My phone rang Saturday morning, and when I answered, I heard Chris’ sister say, “I need to ask a favor.” Tears spilled again, as I told her my anguish that I would never get to grant Chris’ favor, and she cried too as she explained that yes, I would, that was the reason for her call. On the previous Thursday morning, as she was caring for her brother, he took her hand and whispered to her, “I’m going to die soon.” She leaned closer to hug him and he asked her to ask me to play for his funeral. And then he closed his eyes and slipped away as quietly as he had lived. And that was it. That was the favor.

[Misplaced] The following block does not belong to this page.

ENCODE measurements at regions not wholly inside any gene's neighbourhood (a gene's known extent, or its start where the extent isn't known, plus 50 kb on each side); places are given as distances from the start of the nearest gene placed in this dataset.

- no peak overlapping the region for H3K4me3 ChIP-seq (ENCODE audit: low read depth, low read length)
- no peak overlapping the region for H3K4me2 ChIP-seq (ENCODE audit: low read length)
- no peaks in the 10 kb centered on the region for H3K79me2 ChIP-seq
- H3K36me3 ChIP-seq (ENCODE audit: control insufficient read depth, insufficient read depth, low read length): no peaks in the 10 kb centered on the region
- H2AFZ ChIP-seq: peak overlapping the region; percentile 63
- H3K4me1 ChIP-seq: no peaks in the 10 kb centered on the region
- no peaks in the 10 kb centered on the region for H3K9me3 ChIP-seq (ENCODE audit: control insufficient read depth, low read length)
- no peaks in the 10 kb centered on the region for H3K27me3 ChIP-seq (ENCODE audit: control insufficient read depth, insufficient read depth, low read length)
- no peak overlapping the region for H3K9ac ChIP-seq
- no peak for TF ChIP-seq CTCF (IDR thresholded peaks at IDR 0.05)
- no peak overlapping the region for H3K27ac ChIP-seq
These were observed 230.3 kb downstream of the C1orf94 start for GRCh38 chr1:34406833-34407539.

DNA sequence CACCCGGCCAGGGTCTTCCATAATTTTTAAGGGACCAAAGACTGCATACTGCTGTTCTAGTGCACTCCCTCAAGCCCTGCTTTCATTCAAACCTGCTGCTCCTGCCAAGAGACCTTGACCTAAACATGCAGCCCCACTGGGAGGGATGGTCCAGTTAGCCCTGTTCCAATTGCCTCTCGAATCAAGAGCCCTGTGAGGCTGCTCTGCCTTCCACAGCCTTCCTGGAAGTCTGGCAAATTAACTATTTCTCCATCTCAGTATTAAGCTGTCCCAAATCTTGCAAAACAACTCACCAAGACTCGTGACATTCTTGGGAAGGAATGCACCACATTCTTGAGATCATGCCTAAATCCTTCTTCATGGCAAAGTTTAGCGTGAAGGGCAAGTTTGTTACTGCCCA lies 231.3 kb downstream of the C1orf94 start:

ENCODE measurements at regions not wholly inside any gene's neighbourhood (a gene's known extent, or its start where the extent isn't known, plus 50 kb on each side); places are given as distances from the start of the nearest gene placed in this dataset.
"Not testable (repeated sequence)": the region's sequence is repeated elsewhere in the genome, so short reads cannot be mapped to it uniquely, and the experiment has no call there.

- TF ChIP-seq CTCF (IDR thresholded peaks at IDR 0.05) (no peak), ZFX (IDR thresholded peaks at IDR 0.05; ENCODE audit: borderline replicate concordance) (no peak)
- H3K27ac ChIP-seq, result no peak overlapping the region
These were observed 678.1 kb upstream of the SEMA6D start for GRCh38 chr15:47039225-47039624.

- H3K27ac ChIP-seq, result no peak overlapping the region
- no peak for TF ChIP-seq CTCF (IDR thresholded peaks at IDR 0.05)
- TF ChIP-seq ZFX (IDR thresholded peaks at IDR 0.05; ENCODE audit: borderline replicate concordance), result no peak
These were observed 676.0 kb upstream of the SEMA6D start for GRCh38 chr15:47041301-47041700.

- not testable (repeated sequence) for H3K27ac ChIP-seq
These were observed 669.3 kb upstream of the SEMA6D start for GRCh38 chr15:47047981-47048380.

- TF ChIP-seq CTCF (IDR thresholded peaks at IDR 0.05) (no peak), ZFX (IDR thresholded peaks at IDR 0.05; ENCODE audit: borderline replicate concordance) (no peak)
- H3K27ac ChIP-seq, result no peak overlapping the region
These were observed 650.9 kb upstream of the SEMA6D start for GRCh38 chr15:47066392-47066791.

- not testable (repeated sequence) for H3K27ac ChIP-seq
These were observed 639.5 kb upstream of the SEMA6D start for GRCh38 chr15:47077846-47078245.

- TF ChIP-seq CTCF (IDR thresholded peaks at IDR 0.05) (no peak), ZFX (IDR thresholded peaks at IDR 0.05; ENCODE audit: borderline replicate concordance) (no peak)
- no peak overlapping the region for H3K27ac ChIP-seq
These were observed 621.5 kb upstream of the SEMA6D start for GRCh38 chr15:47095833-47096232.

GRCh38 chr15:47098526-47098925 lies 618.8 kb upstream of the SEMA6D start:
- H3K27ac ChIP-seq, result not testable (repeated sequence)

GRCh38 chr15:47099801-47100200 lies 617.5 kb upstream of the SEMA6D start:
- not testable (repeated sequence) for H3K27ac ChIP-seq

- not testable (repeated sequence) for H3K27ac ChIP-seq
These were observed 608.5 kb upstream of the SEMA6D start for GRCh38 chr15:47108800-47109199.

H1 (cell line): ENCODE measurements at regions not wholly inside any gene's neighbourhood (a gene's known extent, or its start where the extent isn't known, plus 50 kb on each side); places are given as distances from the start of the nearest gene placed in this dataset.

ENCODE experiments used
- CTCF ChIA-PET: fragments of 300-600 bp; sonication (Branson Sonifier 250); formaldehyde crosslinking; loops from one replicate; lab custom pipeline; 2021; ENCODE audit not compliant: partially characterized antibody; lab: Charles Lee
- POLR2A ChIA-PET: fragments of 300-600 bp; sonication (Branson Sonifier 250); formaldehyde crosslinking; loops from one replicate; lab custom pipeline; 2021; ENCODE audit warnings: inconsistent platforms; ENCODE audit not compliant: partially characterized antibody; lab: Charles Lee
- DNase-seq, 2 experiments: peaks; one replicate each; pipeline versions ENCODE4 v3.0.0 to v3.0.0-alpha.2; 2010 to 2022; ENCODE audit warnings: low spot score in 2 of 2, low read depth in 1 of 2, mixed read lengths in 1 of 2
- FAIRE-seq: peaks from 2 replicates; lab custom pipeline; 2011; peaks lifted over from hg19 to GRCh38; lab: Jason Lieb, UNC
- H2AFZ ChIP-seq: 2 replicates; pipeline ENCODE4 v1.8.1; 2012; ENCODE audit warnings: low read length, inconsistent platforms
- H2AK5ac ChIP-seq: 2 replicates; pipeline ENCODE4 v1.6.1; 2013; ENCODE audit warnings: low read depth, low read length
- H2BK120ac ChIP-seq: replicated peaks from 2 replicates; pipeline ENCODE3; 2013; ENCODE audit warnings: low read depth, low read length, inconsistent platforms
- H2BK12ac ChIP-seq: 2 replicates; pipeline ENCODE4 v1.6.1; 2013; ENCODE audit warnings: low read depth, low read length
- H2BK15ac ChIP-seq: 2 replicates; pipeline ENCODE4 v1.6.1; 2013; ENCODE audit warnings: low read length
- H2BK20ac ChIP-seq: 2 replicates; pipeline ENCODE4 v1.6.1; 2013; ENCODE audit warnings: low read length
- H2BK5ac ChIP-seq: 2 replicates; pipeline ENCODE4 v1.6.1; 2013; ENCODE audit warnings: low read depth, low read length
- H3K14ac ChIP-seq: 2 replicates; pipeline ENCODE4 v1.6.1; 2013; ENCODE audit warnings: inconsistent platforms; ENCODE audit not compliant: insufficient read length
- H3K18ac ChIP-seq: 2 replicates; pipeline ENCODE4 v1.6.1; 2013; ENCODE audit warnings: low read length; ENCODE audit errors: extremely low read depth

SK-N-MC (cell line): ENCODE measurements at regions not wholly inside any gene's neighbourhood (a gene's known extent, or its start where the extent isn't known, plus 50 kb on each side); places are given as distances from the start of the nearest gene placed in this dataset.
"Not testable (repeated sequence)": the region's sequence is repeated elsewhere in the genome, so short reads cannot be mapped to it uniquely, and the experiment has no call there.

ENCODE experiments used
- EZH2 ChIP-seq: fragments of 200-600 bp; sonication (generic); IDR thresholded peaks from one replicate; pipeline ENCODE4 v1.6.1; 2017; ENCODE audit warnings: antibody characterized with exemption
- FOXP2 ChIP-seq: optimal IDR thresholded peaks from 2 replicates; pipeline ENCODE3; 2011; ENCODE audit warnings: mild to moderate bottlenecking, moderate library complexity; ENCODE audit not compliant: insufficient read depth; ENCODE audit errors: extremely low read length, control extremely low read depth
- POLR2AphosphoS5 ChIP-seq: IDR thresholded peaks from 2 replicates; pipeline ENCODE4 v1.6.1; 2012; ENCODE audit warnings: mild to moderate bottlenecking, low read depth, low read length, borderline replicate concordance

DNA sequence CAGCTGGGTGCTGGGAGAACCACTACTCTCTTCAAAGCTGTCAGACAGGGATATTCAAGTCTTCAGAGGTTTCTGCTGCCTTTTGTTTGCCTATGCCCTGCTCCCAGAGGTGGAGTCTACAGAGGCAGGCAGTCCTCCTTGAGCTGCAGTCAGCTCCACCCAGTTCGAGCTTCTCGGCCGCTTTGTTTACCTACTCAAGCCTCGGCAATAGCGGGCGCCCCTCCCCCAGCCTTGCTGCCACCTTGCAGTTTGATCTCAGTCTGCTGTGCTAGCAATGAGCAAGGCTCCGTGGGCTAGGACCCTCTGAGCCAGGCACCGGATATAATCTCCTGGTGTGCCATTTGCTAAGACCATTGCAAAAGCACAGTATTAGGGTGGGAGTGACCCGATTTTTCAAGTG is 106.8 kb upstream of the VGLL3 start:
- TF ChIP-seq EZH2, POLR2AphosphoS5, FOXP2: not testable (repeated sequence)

Wednesday morning dawned sunny and cool. The sturdy white church was brimming with family, congregation members, his college roommate, former co-workers, and several of our high school friends. A bagpiper stood in full regalia, ready to pipe Chris to his final resting place. The gospel quartet he had been a member of in life now lifted one of his favorite hymns to the heavens. The pastor told of a man who directed his choir, accompanied his congregation, mentored his young friends and nephews, visited his older friends, baked cakes and pies for his church and his community, and wrote devotions for fellow followers. She spoke of a steady man who honored his family, kept company with the lonely, honed his skills at the piano, and enjoyed much meditation before he passed into eternity, away from the noise of this life. He was not political, followed no celebrities, stirred no controversy, expressed no temper, never made the news, He was fifty-one years old.